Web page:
A top US general said on Tuesday that he had grave doubts about the Taliban’s reliability as a negotiating partner, as the United States is set to remove all its troops from Afghanistan in the coming months and focus on diplomacy.
Last week President Joe Biden said all US troops would be withdrawn by September 11, to end the US’s longest war, rejecting calls for US forces to stay to ensure a peaceful resolution to Afghanistan’s grinding internal conflict.
Under former President Donald Trump, the Taliban negotiated an agreement with the US, in negotiations that did not include the Afghan government, for the withdrawal of US forces in exchange for security guarantees. Some US officials have said the Taliban have not fulfilled their part of the deal.
“I have grave doubts about the Taliban’s reliability … but we need to see what they’re going to do here,” US Marine General Frank McKenzie, the head of Central Command which directs forces in Afghanistan, told a US House Armed Services Committee hearing on Capitol Hill.
“If they want any form of future international recognition for Afghanistan … they’re going to have to keep the agreements that they’ve made,” McKenzie said, adding the US military would still be able to observe them and verify their actions.
The Taliban ruled Afghanistan from 1996 to 2001, when they were removed by US-led forces, after the September 1, 2001 attacks on New York City and Washington, DC. Since then they have waged a long-running rebellion and still control wide swaths of territory.
The foreign troop withdrawals have raised concerns that the country could erupt in full-scale civil war, providing al-Qaeda space in which to rebuild and plan new attacks on US and other targets.
A United Nations report in January said there were as many as 500 al-Qaeda fighters in Afghanistan and that the Taliban maintained a close relationship with the hardline group. The Taliban has denied al-Qaeda has a presence in Afghanistan.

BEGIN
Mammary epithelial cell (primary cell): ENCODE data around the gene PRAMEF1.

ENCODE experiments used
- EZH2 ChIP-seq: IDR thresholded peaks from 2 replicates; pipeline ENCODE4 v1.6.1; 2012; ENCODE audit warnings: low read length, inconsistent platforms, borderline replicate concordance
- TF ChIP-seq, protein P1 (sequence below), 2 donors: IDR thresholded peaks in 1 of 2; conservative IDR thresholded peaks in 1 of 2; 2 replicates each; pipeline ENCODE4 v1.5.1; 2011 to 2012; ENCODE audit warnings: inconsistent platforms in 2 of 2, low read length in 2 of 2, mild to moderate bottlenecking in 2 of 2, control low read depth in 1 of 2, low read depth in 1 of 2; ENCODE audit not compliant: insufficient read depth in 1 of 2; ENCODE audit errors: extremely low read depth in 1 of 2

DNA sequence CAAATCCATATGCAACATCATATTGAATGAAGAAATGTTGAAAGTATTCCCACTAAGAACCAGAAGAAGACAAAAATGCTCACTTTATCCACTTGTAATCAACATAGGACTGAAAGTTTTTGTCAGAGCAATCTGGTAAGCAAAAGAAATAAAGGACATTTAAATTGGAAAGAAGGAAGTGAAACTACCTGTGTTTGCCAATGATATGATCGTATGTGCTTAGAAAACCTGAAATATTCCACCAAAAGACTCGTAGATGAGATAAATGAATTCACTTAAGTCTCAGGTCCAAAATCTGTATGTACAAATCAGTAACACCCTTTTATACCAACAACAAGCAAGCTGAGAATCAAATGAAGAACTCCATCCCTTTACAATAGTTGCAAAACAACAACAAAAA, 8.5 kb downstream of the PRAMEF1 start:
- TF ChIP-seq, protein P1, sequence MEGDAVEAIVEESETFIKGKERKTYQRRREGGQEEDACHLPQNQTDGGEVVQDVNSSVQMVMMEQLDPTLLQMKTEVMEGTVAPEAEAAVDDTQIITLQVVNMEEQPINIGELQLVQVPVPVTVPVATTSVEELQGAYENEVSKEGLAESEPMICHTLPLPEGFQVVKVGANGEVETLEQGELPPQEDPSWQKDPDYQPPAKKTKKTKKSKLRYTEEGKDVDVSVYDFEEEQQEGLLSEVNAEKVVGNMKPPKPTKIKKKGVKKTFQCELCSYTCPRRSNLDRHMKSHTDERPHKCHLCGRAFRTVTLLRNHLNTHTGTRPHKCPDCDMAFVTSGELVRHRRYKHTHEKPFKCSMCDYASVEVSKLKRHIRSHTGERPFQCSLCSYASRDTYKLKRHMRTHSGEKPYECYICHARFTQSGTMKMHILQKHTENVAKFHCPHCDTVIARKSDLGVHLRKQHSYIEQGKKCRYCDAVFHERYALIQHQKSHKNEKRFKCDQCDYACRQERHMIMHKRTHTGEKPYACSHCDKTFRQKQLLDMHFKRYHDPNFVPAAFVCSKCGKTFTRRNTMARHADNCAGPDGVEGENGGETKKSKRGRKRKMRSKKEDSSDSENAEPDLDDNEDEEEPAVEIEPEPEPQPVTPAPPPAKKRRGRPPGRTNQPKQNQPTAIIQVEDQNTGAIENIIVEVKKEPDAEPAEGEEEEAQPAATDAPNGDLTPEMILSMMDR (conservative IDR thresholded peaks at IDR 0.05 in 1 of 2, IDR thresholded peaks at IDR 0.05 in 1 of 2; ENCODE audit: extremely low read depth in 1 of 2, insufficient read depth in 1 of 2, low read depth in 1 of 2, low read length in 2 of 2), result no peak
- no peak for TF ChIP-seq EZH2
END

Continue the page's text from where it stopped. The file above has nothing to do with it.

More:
Announcing his decision to withdraw troops, Biden said the US would monitor the threat, reorganise counterterrorism capabilities and keep substantial assets in the region to respond to threats emerging from Afghanistan.
McKenzie said he would provide the Secretary of Defense Lloyd Austin a plan for counterterrorism forces outside of Afghanistan by the end of the month. He cautioned that the loss of the current US military network in Afghanistan, and the intelligence capability it allows, would have an effect.
“If you’re out of the country and you don’t have the ecosystem that we have there now, it will be harder to do that. It is not impossible to do that. It will just be harder to do it,” he said.
His testimony came as a US-backed conference between the Taliban and the Afghan government that was scheduled to begin April 24 had been postponed until mid-May, the Reuters news agency reported.
An Afghan government spokesman declined comment on the matter. A Taliban spokesman did not immediately respond to a request for comment.
Turkey’s Foreign Minister Mevlut Cavusoglu of Turkey, one of the hosts of the talks, said the talks had been put off until after the Muslim holy month of Ramadan, adding that participation in the conference remained unclear.
A top White House official said on Sunday that no one could offer guarantees about Afghanistan’s future after foreign troops leave, even as he stressed the US would stay focused on threats emanating from the country.
In addition, some 7,000 NATO troops and 6,000 US contractors including those who support the Afghan military with tasks such as maintenance of aircraft, would be withdrawn.
McKenzie said he did not “want to minimise” the potential loss of US intelligence capabilities and support for the Afghan military that removal of contractors would entail.
Whether that would degrade the government in Kabul’s ability to defend itself from Taliban attacks would depend on whether the country fractures after a US withdrawal, McKenzie said.
“It would depend on if the nation as a whole, if the nation is fractured, if there’s a civil war,” McKenzie said.